In Coco, there’s contemporary Mexico and the land of the dead; in The Breadwinner, early 2000s Afghanistan and a world of imagination. At the Oscars, there are waves upon waves of contenders passing through, and those precious few who make it all the way to the big show.
Once again, the Oscar fields have narrowed, leaving five films to compete for Best Animated Feature. Winning a Golden Globe, a PGA Award and 11 Annie Awards so far, Pixar’s latest is the presumptive frontrunner this season—but in a strong and unpredictable year, no nominee can be counted out.
'Coco' Director Lee Unkrich On His Journey Into The Heart Of Mexico, Firsthand & On Screen
Among the list this year, there’s Ferdinand, revisiting a classic tale of a pacifist fighting bull, with a message tailor-made for today; DreamWorks’ wonderfully inventive The Boss Baby; Loving Vincent, the first fully painted animated feature in cinema history, and the aforementioned Breadwinner, a tale of a young Afghan girl providing for her family by dressing as a boy.
Take a look below to hear about this year’s worthy animated nominees.
Long holding onto the dream of a Día de Muertos-themed animated feature, Lee Unkrich saw the opportunity to make an entertaining, funny, colorful and celebratory film that retained a strong emotional core, the defining quality when it comes to stories Pixar pursues.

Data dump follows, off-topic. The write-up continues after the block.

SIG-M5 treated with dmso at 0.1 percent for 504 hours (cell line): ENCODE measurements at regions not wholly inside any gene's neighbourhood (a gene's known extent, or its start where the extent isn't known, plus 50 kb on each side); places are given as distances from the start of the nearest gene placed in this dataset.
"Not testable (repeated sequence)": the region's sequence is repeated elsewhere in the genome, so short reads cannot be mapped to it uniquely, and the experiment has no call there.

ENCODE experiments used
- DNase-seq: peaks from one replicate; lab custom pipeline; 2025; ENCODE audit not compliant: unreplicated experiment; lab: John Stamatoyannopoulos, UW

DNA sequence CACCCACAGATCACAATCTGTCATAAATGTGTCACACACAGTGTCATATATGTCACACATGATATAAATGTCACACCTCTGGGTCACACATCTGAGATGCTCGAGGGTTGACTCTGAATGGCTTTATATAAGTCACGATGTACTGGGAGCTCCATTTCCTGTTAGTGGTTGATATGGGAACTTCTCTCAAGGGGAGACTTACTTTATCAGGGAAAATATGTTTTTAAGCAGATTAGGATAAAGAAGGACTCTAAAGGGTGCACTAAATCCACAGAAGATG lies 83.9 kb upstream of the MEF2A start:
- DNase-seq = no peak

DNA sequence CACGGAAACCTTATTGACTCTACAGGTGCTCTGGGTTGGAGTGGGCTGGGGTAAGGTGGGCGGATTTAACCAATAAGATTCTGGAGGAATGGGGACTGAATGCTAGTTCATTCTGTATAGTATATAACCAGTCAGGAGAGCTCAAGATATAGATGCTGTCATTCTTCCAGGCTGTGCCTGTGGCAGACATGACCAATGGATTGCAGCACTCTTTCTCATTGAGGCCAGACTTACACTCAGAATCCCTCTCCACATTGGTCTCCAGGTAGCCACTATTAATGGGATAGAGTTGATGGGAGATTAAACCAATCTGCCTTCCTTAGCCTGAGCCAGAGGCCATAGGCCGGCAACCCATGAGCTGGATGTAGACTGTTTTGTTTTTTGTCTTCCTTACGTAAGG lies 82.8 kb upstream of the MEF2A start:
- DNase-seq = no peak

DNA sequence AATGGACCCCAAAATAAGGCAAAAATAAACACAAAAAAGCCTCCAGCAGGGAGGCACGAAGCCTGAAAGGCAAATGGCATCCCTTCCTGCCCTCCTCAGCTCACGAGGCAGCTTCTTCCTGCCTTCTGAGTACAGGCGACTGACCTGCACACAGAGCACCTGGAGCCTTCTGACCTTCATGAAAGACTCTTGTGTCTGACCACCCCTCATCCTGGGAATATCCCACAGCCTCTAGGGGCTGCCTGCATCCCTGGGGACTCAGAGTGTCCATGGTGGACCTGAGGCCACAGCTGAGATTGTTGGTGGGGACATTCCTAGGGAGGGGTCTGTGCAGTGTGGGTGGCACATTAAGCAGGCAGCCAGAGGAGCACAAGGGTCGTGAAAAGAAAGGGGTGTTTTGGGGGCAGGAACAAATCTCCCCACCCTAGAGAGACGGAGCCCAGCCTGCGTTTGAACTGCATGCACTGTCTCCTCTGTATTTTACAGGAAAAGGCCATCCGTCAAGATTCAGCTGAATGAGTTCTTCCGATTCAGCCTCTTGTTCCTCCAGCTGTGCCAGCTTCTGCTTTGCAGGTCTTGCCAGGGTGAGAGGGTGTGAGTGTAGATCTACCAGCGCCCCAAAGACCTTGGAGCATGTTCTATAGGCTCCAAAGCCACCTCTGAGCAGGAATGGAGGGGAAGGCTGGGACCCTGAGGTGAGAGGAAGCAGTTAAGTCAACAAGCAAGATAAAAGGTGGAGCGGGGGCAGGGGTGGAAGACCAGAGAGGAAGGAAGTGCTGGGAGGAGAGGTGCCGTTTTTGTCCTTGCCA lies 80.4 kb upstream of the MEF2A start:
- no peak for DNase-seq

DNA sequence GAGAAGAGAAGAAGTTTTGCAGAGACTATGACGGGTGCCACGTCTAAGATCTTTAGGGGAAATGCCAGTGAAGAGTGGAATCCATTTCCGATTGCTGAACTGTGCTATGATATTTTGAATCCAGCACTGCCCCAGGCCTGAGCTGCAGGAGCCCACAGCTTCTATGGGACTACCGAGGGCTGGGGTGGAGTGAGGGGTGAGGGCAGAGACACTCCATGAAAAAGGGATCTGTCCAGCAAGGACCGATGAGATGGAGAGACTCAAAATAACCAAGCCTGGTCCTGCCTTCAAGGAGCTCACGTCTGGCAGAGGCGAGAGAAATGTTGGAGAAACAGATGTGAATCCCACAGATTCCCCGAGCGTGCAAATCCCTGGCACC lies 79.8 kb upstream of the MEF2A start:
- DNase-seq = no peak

Following aspiring musician Miguel (newcomer Anthony Gonzales) on his journey through the land of the dead, Coco sees the boy reconnect with long-lost ancestors while pursuing his musical dreams.
Musically oriented, though not a ‘break-out-into-song’ musical, Coco’s portrayal of Mexican families and their shared cultural identity was backed by a number of journeys into Mexico itself, in which Unkrich and his team took hundreds of thousands of photographs and experienced the Día de Muertos celebration firsthand.
“I knew from the beginning that I needed to endeavor to make a film that was free of clichés and stereotypes, and tell a story that was culturally authentic,” Unkrich says, looking back at Coco’s inception. “That responsibility never left me for a single day in the six years I worked on the film.”
Fortunately, Mexico’s affirmation of the film is clear: Coco became the country’s biggest box office hit ever, outgrossing previous leader The Avengers with over $57 million in receipts.